Barrow Alzheimer’s Researcher Sees Reason for Optimism
A Barrow researcher is working to identify measurable indicators – known as biomarkers – of early-onset Alzheimer’s disease, which he hopes will lead to the development of novel drug treatments.
“In order to prevent or even slow the disease, you have to treat people at the earliest stages of the disease,” said Elliott Mufson, a professor in Barrow’s Division of Neurobiology. “One way of doing that is to come up with a biomarker.”
Much of Mufson’s research into biomarkers for Alzheimer’s disease has been through studies using human brain tissue from the Religious Orders Study, which began in 1994. More than 1,100 priests, nuns, and brothers agreed to undergo a clinical evaluation each year and donate their brains to the study after death.
By studying human brain tissue rather than that of animals, Mufson and the other researchers are able to compare the biological changes in the brain with cognitive changes observed in the clinic. This provides the researchers with a better idea of how to target the onset of Alzheimer’s disease.
In order to prevent or even slow the disease, you have to treat people at the earliest stages of the disease. One way of doing that is to come up with a biomarker.
-Elliott Mufson, PhD
Professor of Neurobiology
“It’s a uniquely human disorder,” Mufson said. “We can’t just recreate it in a dish or in an animal. There are no models that truly replicate all of the changes that you see in Alzheimer’s disease, which makes it harder to study. If we really want to understand the disease, we have to study the human condition.”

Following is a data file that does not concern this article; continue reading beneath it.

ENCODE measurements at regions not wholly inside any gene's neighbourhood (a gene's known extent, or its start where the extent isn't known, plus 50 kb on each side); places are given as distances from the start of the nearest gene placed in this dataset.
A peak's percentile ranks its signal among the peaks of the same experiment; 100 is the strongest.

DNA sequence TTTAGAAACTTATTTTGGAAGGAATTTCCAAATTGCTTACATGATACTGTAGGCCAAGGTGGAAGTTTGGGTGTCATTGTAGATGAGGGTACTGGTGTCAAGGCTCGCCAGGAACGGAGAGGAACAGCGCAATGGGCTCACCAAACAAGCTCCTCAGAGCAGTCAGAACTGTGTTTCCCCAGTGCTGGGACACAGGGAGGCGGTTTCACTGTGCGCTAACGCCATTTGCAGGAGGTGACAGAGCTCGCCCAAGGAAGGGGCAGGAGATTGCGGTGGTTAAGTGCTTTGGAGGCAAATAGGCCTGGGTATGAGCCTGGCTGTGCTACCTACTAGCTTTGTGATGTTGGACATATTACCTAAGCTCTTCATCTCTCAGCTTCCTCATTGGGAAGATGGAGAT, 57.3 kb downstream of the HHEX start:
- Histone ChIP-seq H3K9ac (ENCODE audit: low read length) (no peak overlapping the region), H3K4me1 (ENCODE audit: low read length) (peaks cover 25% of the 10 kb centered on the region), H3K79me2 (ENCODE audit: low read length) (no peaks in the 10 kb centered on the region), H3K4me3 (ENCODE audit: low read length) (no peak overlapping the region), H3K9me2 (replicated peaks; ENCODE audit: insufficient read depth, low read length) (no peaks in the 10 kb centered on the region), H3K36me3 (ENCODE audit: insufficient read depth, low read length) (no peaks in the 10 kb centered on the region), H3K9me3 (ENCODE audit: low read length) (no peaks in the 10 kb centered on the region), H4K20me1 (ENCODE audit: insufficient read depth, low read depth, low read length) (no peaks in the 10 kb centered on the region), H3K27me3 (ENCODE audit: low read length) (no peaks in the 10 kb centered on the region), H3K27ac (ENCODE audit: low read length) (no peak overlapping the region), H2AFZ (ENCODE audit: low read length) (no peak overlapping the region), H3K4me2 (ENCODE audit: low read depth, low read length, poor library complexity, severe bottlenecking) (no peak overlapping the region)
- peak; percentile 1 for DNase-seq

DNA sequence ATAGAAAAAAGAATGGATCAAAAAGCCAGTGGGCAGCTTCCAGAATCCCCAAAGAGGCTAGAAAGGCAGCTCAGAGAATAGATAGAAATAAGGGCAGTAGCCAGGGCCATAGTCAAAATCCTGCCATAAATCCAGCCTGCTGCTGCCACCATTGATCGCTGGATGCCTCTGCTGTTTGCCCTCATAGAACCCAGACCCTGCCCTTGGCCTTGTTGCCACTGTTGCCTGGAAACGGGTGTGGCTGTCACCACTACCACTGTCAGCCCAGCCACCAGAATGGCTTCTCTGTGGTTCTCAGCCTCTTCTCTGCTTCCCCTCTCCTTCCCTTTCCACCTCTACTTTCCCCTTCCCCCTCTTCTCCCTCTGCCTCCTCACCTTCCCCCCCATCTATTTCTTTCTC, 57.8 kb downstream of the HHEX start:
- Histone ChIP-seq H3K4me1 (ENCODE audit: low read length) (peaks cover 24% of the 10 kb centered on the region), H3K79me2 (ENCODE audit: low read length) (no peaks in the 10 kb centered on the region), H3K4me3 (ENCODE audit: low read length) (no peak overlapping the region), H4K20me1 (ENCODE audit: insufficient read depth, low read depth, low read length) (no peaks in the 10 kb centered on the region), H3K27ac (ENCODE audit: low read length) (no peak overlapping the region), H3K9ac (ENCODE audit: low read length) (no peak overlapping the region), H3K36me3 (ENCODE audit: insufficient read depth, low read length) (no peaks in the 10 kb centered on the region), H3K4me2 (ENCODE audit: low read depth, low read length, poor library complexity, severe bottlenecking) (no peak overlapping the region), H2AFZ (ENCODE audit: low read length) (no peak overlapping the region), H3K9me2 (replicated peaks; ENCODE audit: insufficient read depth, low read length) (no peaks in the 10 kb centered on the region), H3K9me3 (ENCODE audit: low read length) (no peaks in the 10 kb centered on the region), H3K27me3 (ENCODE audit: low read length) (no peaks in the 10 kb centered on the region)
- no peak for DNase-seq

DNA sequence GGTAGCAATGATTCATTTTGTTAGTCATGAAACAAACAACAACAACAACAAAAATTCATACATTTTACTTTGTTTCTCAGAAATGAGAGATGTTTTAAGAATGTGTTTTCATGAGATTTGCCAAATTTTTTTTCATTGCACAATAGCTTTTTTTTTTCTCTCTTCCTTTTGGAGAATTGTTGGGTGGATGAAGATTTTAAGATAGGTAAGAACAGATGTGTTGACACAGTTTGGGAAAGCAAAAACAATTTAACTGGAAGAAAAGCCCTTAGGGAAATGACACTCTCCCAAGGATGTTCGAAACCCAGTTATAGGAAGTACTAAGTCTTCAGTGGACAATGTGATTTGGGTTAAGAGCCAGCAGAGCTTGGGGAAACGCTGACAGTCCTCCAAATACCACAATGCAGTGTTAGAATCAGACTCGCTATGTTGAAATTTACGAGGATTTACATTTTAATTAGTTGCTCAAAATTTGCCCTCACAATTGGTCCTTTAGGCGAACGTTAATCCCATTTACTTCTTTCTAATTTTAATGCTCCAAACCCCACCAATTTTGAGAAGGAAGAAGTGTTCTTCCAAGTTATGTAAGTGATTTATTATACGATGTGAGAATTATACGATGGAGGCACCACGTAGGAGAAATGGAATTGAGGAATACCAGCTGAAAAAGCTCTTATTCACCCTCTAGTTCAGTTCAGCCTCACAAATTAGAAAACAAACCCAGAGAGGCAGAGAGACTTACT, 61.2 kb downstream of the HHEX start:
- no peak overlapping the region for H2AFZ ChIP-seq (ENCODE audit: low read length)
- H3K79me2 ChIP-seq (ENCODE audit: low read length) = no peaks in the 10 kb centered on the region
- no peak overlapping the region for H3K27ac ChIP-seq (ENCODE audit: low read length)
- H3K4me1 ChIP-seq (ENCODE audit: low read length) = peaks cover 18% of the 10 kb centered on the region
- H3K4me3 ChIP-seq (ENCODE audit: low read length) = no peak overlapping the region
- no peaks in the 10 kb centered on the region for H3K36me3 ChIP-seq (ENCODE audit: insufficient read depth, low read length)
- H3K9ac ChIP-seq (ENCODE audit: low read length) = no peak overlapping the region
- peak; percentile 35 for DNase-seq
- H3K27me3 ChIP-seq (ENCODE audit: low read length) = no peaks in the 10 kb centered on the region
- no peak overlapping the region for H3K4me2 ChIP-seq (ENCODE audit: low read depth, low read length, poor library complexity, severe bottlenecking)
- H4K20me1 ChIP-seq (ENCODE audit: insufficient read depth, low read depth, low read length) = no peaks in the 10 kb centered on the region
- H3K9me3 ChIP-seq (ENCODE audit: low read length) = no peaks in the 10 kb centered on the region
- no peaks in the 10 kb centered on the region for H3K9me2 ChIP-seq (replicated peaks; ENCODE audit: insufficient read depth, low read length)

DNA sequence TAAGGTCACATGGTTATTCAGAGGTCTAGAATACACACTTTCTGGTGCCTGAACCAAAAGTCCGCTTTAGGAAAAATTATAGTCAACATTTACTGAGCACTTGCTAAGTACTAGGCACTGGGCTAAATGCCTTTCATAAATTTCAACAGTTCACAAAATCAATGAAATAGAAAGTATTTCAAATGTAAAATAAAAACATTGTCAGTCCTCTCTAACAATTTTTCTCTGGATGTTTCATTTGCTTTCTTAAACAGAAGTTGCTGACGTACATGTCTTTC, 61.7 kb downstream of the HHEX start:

One of the recent findings from his laboratory was the identification of the protein proNGF as a possible biomarker. Early in the onset of Alzheimer’s disease, the levels of proNGF/NGF signaling pathways are increased within brain regions associated with memory. Changes in this protein can be measured in the cerebrospinal fluid and mark the transition from mild cognitive impairment to frank Alzheimer’s disease.
“Until we actually define the initiating factor, it’s difficult to treat the disease because all you’re doing is going after targets that appear after the disease starts,” Mufson said. “Once you find those initiating factors, you can really start to attack the disease.”
Mufson is also known for being a pioneer in the application of single-cell gene array technology to study the genetic signature of neurons during the progression of Alzheimer’s disease. He said understanding those particular genes involved in the progression of the disease could lead to targeted therapies designed to alter the dysfunctional genes.
“It’s a tricky business,” he said. “There’s no silver bullet that we have seen so far.”
However, Mufson said the progress made in Alzheimer’s research over the past 10 to 15 years is impressive. He is optimistic that within another 10 to 15 years, there will be a way to diagnose and treat people when they begin to develop mild cognitive impairment, which precedes Alzheimer’s disease.
“We’re trying to come at it through multiple approaches,” he said. “These pieces are all going to come together and eventually lead us to some treatment approach.”